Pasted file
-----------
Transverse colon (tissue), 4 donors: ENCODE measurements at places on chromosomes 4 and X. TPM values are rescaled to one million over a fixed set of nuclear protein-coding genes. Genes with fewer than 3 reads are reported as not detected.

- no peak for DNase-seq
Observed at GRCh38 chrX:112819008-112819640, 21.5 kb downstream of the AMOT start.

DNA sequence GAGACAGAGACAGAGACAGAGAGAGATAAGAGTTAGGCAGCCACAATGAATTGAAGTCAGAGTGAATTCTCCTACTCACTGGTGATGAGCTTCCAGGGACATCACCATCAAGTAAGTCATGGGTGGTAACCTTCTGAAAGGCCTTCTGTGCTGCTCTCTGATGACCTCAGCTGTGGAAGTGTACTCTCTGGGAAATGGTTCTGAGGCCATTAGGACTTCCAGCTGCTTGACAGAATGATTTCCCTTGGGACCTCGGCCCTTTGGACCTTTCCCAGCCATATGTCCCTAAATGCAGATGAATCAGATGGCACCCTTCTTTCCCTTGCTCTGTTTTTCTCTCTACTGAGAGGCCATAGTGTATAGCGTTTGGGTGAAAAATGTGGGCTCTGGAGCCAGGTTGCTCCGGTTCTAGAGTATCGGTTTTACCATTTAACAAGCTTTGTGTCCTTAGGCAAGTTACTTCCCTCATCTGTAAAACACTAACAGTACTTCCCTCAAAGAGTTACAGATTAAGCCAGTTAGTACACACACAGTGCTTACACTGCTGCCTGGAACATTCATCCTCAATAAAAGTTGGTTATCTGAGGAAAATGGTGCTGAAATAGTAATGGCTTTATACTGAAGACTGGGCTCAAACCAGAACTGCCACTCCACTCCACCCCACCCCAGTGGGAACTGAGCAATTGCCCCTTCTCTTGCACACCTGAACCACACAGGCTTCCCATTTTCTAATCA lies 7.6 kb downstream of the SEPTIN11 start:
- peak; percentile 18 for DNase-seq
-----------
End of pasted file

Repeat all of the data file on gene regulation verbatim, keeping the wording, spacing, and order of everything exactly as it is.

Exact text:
Transverse colon (tissue), 4 donors: ENCODE measurements at places on chromosomes 4 and X. TPM values are rescaled to one million over a fixed set of nuclear protein-coding genes. Genes with fewer than 3 reads are reported as not detected.

- no peak for DNase-seq
Observed at GRCh38 chrX:112819008-112819640, 21.5 kb downstream of the AMOT start.

DNA sequence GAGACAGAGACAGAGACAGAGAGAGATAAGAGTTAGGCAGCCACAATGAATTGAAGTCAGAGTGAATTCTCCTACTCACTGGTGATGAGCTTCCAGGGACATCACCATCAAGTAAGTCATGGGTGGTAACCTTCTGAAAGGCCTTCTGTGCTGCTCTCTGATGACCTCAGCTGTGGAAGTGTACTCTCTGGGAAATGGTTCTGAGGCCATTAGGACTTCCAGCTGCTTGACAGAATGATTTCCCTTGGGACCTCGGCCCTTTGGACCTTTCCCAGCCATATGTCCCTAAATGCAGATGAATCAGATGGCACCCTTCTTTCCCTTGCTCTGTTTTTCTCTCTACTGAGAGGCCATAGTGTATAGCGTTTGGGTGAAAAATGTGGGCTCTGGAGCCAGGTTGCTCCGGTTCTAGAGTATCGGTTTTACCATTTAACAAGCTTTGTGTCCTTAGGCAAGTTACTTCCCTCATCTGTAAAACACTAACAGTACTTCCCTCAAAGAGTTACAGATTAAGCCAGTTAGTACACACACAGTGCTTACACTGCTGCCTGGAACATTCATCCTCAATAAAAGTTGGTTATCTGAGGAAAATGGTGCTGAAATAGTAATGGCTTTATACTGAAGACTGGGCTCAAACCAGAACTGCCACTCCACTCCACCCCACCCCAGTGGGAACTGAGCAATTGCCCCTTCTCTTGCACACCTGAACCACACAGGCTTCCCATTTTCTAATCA lies 7.6 kb downstream of the SEPTIN11 start:
- peak; percentile 18 for DNase-seq